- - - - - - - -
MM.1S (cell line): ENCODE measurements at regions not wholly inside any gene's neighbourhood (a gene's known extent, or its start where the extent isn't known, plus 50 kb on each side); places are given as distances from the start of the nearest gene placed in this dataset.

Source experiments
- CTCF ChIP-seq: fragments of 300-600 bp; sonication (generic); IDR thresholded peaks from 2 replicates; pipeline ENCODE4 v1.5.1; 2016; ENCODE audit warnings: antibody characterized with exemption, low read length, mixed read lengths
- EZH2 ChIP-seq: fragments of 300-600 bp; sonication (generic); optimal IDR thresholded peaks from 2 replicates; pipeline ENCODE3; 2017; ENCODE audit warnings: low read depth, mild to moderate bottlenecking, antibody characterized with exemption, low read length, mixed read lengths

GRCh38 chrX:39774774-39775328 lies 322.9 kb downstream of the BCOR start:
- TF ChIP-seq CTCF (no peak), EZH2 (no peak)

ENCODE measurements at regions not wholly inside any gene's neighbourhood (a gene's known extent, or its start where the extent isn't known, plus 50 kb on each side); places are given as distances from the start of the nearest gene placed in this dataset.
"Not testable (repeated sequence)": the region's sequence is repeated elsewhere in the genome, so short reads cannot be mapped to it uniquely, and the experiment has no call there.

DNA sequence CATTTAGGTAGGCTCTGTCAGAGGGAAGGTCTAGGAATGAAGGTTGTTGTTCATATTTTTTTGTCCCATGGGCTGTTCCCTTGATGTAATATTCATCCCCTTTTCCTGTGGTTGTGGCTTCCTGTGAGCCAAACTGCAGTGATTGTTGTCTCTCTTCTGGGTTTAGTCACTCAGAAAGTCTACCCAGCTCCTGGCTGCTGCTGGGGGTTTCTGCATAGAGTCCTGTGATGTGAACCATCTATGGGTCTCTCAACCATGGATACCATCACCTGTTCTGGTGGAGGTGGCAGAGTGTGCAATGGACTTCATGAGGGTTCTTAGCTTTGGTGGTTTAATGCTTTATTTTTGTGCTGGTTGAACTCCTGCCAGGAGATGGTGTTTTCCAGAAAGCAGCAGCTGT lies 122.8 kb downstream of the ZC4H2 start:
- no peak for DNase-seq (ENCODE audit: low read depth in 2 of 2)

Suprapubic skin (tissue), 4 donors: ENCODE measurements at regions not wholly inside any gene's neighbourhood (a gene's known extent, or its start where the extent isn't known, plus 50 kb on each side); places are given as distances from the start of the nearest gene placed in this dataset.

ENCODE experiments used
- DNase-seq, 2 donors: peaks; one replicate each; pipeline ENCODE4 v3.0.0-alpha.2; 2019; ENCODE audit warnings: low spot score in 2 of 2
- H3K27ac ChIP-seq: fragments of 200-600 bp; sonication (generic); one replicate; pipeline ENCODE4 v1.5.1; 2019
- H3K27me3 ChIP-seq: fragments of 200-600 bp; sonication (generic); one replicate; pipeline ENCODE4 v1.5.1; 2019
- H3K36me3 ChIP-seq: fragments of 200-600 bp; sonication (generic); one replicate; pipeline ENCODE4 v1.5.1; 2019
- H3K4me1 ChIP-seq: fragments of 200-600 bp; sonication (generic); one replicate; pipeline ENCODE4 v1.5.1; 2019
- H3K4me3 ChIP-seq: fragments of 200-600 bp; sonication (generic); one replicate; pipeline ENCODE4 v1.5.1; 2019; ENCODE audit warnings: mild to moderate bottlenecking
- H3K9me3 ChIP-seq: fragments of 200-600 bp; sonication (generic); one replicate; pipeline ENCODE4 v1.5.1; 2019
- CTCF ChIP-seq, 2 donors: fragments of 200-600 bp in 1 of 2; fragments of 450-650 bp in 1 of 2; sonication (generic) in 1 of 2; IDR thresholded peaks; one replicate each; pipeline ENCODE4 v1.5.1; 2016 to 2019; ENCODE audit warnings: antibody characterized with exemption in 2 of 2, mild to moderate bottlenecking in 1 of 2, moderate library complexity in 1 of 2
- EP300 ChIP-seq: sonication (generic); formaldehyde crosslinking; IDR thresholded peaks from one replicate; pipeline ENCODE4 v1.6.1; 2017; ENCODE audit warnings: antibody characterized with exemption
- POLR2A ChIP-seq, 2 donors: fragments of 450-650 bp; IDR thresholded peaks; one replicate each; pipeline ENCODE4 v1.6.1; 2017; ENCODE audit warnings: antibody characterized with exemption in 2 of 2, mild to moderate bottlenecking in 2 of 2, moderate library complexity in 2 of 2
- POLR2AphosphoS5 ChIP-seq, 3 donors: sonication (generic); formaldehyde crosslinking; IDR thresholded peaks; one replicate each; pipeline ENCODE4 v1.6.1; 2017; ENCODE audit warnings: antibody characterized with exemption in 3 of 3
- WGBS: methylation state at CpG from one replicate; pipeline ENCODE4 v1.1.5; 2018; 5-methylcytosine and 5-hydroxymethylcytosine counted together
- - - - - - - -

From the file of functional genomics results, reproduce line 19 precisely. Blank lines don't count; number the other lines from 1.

- H3K9me3 ChIP-seq: fragments of 200-600 bp; sonication (generic); one replicate; pipeline ENCODE4 v1.5.1; 2019